# why powerset gives 2^N time complexity?

peter Source

The following is a recursive function for generating powerset

``````void powerset(int[] items, int s, Stack<Integer> res) {
System.out.println(res);

for(int i = s; i < items.length; i++) {
res.push(items[i]);
powerset(items, s+1, res);
res.pop();
}
}
``````

I don't really understand why this would take `O(2^N)`. Where's that `2` coming from ? Why `T(N) = T(N-1) + T(N-2) + T(N-3) + .... + T(1) + T(0)` solves to `O(2^n)`. Can someone explains why ?

mathrecursiondiscrete-mathematicsrecurrence

answered 4 years ago Yongzhi #1

Something like this

T(1)=T(0);

T(2)=T(1)+T(0)=2T(0);

T(3)=T(2)+T(1)+T(0)=2T(2);

Thus we have

T(N)=2T(N-1)=4T(N-2)=... = 2^(N-1)T(1), which is O(2^N)

answered 4 years ago Lrrr #2

I could explain this in several mathematical ways to you the first one :

Consider one element like `a` each subset have 2 option about `a` either they have it or not so we must have `\$ 2^n \$` subset and since you need to call function for create every subset you need to call this function `\$ 2^n \$`.

another solution:

This solution is with this recursion and it produce you equation , let me define `T(0) = 2` for first a set with one element we have T(1) = 2, you just call the function and it ends here. now suppose that for every sets with `k < n` elements we have this formula

T(k) = T(k-1) + T(k-2) + ... + T(1) + T(0) (I name it * formula)

I want to prove that for k = n this equation is true.

consider every subsets that have the first element ( like what you do at began of your algorithm and you push first element) now we have n-1 elements so it take `T(n-1)` to find every subsets that have the first element. so far we have :

T(n) = T(n-1) + T(subsets that dont have the first element) (I name it ** formula)

at the end of your `for` loop you remove the first element now we have every subsets that dont have the first element like I said in (**) and again you have `n-1` elements so we have :

T(subsets that dont have the first element) = T(n-1) (I name it * formula)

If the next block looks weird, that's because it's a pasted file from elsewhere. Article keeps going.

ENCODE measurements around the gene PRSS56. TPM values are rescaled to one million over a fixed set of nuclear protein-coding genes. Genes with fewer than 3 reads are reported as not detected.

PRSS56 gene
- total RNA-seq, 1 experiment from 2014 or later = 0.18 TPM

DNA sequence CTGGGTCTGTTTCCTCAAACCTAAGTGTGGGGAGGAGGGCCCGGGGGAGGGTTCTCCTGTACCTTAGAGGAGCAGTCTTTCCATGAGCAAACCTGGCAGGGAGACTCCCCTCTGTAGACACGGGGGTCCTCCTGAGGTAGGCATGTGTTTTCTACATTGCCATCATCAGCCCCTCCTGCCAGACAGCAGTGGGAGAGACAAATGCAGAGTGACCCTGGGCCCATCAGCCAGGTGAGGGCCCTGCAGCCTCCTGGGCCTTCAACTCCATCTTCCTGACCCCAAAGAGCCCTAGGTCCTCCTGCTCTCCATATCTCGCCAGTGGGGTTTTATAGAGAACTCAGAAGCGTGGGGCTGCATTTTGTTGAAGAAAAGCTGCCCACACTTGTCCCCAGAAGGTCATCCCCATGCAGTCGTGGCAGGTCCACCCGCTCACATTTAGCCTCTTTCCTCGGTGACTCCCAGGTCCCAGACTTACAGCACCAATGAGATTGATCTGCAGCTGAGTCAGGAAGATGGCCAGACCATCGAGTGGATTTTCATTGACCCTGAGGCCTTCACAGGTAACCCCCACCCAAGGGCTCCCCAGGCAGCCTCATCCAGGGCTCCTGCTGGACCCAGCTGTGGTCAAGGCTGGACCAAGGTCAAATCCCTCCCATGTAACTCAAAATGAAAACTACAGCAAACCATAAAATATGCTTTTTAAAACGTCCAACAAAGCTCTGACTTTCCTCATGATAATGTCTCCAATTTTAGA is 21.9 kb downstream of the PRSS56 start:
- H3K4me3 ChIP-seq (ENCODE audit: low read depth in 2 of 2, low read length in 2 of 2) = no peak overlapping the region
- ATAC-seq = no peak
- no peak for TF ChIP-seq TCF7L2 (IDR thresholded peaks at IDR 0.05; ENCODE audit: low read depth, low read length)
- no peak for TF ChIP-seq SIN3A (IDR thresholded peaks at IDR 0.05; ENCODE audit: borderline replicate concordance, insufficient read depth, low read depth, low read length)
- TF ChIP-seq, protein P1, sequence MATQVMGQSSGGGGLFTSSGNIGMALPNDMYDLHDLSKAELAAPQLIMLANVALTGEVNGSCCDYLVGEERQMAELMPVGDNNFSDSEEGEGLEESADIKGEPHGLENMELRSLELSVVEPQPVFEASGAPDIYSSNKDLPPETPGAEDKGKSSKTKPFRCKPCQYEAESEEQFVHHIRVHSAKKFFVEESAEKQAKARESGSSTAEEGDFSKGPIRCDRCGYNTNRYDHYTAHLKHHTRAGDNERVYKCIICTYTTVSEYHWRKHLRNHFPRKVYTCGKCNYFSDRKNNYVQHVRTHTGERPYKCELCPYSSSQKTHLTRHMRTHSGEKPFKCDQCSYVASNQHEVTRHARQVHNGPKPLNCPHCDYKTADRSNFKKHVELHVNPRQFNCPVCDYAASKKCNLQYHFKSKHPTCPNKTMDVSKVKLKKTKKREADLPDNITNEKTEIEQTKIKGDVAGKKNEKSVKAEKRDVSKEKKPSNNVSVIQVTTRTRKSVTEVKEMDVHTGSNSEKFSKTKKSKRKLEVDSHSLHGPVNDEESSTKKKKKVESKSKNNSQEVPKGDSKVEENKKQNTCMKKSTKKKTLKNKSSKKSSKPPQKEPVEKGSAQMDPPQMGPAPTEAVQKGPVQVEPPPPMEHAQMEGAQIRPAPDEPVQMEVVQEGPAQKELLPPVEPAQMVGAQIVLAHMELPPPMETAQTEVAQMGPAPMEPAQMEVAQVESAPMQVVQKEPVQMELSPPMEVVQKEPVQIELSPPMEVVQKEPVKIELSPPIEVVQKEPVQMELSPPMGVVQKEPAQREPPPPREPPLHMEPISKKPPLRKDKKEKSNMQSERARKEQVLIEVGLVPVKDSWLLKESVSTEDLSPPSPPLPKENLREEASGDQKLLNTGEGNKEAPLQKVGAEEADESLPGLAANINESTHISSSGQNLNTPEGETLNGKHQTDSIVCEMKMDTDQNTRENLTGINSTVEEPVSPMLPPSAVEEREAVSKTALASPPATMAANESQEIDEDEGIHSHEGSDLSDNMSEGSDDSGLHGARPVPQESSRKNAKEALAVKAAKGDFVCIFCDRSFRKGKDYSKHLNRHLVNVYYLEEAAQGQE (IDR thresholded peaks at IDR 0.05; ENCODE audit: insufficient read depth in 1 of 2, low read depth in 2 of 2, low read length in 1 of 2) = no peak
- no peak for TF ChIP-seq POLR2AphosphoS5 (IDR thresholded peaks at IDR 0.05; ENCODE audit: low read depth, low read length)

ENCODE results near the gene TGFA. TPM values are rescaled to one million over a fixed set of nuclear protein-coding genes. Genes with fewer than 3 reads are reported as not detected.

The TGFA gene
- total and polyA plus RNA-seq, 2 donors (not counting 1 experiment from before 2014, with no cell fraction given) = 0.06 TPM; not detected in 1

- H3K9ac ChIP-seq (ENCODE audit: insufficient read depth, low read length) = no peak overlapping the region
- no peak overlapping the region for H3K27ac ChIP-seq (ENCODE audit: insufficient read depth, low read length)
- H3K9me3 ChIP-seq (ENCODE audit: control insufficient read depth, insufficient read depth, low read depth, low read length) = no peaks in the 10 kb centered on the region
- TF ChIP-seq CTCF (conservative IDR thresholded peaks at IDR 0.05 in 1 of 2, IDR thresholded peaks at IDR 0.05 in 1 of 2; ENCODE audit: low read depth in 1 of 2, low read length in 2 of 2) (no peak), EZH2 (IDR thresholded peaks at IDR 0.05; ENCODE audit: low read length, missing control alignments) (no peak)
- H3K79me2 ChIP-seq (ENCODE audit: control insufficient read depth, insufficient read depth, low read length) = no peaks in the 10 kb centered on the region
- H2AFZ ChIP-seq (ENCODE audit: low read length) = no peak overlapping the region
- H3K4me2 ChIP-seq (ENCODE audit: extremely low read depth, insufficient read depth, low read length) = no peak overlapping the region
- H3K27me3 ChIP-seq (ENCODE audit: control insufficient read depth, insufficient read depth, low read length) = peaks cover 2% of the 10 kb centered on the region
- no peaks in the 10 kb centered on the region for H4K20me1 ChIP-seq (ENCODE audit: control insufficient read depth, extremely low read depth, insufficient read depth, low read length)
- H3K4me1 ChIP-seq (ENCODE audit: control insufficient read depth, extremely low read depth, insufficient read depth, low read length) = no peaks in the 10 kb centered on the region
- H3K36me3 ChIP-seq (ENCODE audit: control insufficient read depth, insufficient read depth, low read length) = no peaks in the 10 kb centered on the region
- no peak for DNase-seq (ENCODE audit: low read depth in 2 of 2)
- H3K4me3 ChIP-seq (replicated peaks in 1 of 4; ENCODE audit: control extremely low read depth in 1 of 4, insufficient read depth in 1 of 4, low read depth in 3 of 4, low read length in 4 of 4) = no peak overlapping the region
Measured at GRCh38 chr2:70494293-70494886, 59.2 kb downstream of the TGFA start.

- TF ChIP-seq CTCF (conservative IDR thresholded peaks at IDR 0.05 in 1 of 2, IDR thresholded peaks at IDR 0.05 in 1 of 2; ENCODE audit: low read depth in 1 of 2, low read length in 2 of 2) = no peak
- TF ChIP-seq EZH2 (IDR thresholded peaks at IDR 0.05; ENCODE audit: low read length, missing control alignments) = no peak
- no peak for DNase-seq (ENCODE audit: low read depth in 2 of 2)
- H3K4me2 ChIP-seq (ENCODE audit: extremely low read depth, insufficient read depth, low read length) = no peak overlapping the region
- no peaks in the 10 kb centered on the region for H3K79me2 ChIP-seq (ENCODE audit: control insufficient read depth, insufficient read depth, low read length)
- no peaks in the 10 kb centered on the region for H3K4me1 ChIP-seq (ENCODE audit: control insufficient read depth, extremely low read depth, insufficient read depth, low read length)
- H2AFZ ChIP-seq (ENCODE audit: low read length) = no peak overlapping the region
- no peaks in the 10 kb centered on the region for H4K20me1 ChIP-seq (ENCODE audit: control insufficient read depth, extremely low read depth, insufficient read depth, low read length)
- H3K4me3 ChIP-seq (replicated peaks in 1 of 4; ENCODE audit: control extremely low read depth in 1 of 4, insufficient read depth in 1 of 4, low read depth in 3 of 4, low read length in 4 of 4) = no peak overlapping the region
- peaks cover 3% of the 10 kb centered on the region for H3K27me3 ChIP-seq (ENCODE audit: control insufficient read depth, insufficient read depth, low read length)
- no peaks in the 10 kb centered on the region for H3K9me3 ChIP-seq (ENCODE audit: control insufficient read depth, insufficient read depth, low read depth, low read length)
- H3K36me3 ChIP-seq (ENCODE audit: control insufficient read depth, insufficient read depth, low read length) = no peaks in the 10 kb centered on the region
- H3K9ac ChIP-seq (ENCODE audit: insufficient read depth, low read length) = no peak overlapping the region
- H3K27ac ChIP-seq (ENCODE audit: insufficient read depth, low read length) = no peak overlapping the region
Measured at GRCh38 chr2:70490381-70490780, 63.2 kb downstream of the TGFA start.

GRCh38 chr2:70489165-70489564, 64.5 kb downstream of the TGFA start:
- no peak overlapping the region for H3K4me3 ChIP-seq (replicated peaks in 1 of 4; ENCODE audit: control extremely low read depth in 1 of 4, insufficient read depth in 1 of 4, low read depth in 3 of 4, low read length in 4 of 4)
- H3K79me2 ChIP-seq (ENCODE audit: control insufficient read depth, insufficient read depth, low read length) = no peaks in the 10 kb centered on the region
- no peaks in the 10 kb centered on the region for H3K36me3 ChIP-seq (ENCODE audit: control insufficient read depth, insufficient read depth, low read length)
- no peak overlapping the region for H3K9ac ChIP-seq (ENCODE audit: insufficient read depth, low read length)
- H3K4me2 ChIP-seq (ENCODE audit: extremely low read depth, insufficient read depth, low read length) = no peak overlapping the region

from formula (*) and (*) we have :

T(subsets that dont have the first element) = T(n-1) = T(n-2) + ... + T(1) + T(0) (I name it **** formula)

And now we have what you want from the first, from formula() and (**) we have :

T(n) = T(n-1) + T(n-2) + ... + T(1) + T(0)

And also we have `T(n) = T(n-1) + T(n-1) = 2 * T(n-1)` so `T(n) = \$2^n \$`

answered 3 years ago Aspen #3

We are doubling the number of operations we do every time we decide to add another element to the original array.

For example, let us say we only have the empty set {}. What happens to the power set if we want to add {a}? We would then have 2 sets: {}, {a}. What if we wanted to add {b}? We would then have 4 sets: {}, {a}, {b}, {ab}.

Notice 2^n also implies a doubling nature. 2^1 = 2, 2^2 = 4, 2^3 = 8, ...

answered 2 years ago Shriganesh Shintre #4

Below is more generic explanation. Note that generating power set is basically generating combinations. (nCr is number of combinations can be made by taking r items from total n items)

``````formula: nCr = n!/((n-r)! * r!)
``````

Example:Power Set for {1,2,3} is {{}, {1}, {2}, {3}, {1,2}, {2,3}, {1,3} {1,2,3}} = 8 = 2^3

``````1) 3C0 = #combinations possible taking 0 items from 3 = 3! / ((3-0)! * 0!) = 1
2) 3C1 = #combinations possible taking 1 items from 3 = 3! / ((3-1)! * 1!) = 3
3) 3C2 = #combinations possible taking 2 items from 3 = 3! / ((3-2)! * 2!) = 3
4) 3C3 = #combinations possible taking 3 items from 3 = 3! / ((3-3)! * 3!) = 1
``````

if you add above 4 it comes out 1 + 3 + 3 + 1 = 8 = 2^3. So basically it turns out to be 2^n possible sets in a power set of n items.

So in an algorithm if you are generating a power set with all these combinations, then its going to take time proportional to 2^n. And so the time complexity is 2^n.

answered 2 years ago Keyan P #5

Shriganesh Shintre's answer is pretty good, but you can simplify it even more:

Assume we have a set S:

`{a1, a2, ..., aN}`

Now we can write a subset s where each item in the set can have the value 1 (included) or 0 (excluded). Now we can see that the number of possible sets s is a product of:

`2 * 2 * ... * 2` or `2^N`